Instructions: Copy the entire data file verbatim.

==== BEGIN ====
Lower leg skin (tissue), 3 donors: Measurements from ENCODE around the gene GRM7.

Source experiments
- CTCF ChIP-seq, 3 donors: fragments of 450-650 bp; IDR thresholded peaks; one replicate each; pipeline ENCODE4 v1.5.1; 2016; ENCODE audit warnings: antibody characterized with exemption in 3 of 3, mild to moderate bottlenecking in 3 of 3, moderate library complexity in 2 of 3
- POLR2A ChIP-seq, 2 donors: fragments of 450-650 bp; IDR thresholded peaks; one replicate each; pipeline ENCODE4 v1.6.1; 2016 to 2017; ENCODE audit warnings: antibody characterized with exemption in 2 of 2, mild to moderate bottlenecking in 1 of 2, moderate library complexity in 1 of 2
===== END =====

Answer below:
Lower leg skin (tissue), 3 donors: Measurements from ENCODE around the gene GRM7.

Source experiments
- CTCF ChIP-seq, 3 donors: fragments of 450-650 bp; IDR thresholded peaks; one replicate each; pipeline ENCODE4 v1.5.1; 2016; ENCODE audit warnings: antibody characterized with exemption in 3 of 3, mild to moderate bottlenecking in 3 of 3, moderate library complexity in 2 of 3
- POLR2A ChIP-seq, 2 donors: fragments of 450-650 bp; IDR thresholded peaks; one replicate each; pipeline ENCODE4 v1.6.1; 2016 to 2017; ENCODE audit warnings: antibody characterized with exemption in 2 of 2, mild to moderate bottlenecking in 1 of 2, moderate library complexity in 1 of 2